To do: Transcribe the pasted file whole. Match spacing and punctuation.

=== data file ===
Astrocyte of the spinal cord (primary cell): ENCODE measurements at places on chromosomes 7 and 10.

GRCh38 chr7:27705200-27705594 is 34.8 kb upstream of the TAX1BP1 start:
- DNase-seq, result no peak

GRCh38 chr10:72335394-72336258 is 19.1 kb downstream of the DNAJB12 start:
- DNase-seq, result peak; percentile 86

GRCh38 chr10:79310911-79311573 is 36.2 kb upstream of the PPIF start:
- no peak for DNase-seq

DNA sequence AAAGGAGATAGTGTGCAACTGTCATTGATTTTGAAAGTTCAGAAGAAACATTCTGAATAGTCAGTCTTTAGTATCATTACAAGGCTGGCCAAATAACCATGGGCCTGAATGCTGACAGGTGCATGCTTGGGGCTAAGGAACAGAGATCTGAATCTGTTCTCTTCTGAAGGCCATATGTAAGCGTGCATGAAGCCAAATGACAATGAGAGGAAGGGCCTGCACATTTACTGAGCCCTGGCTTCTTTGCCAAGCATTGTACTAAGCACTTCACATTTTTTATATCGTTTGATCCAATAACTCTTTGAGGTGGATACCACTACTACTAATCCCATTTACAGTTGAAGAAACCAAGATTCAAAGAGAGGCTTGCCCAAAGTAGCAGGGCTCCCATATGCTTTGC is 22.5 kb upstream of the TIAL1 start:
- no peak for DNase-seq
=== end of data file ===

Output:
Astrocyte of the spinal cord (primary cell): ENCODE measurements at places on chromosomes 7 and 10.

GRCh38 chr7:27705200-27705594 is 34.8 kb upstream of the TAX1BP1 start:
- DNase-seq, result no peak

GRCh38 chr10:72335394-72336258 is 19.1 kb downstream of the DNAJB12 start:
- DNase-seq, result peak; percentile 86

GRCh38 chr10:79310911-79311573 is 36.2 kb upstream of the PPIF start:
- no peak for DNase-seq

DNA sequence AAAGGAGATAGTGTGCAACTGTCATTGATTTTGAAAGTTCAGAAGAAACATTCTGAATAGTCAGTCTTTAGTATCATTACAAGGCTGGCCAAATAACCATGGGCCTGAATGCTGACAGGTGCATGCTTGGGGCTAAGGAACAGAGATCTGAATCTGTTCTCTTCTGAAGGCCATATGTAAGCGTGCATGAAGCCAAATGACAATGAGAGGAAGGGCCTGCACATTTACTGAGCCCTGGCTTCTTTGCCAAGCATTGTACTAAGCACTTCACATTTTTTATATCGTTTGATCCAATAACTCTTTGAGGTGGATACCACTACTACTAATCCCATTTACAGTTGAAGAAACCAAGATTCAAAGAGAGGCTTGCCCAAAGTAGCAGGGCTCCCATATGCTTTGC is 22.5 kb upstream of the TIAL1 start:
- no peak for DNase-seq